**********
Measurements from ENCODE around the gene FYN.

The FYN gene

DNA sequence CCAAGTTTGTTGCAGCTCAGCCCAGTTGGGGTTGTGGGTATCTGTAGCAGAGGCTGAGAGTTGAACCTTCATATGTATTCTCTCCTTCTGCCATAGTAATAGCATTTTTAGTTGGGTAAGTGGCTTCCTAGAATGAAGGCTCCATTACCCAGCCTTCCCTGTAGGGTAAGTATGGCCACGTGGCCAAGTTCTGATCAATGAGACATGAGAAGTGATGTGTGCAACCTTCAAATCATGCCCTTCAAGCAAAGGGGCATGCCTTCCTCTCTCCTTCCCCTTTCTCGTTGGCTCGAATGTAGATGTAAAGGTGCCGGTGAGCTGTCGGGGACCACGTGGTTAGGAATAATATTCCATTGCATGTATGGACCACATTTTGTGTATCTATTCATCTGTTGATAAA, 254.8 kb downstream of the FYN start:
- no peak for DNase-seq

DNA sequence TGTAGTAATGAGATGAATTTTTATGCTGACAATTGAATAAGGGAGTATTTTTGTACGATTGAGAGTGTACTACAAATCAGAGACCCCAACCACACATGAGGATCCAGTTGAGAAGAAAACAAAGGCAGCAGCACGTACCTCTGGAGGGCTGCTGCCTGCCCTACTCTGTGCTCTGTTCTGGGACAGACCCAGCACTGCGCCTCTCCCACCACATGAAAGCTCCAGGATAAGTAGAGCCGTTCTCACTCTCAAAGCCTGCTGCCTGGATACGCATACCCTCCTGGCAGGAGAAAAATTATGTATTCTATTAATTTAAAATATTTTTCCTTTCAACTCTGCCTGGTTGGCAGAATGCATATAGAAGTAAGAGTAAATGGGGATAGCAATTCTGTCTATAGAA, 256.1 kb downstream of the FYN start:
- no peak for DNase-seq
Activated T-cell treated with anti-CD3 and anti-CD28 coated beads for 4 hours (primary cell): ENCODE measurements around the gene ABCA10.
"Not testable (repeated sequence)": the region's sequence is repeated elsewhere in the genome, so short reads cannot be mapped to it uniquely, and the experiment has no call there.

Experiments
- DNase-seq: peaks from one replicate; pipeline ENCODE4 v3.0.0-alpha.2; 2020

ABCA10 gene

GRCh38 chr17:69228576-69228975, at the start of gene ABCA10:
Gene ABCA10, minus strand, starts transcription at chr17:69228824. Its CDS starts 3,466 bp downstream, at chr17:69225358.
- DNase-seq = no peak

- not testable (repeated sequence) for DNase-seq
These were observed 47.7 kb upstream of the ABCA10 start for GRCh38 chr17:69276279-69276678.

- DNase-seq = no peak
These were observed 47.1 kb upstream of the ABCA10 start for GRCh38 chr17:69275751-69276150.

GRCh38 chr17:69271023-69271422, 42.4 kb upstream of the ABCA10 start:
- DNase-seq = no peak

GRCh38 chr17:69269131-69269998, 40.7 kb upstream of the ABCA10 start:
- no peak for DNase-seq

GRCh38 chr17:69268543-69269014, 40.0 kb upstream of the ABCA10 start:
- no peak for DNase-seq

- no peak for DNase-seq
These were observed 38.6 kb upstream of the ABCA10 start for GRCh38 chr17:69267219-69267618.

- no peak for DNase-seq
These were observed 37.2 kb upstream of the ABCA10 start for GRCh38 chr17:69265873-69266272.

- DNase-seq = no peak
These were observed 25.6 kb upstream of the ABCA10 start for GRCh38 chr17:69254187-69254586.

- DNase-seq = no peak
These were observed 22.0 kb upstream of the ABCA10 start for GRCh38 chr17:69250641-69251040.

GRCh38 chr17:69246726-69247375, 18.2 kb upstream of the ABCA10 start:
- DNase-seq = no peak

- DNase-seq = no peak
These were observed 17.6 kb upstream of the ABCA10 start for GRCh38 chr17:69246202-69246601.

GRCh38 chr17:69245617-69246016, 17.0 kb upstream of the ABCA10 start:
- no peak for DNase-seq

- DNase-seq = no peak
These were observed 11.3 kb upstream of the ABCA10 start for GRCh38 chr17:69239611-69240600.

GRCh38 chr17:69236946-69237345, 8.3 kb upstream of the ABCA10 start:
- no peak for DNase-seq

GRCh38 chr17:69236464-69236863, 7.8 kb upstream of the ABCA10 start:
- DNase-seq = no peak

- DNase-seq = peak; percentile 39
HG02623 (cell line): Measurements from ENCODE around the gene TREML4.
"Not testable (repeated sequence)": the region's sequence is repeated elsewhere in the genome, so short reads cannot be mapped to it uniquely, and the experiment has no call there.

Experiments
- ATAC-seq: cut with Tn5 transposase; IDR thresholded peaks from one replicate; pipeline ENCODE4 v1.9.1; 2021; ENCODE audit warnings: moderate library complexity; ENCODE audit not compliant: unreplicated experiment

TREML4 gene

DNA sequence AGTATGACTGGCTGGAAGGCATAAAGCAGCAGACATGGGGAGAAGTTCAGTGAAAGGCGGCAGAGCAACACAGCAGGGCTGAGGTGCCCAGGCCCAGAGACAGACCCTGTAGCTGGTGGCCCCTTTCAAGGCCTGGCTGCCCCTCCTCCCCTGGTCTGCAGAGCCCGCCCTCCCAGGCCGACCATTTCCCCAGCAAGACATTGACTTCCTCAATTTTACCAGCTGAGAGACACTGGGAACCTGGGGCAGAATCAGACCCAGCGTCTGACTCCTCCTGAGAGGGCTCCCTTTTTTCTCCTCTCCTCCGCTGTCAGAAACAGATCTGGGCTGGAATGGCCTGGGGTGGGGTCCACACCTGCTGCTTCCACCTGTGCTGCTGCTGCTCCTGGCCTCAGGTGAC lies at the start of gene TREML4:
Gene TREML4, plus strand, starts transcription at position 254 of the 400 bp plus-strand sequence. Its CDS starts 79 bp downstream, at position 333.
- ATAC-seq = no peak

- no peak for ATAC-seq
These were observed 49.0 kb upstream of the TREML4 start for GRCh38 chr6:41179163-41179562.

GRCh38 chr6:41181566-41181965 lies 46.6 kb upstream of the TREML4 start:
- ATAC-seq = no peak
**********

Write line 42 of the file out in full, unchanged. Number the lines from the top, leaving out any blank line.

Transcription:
- no peak for DNase-seq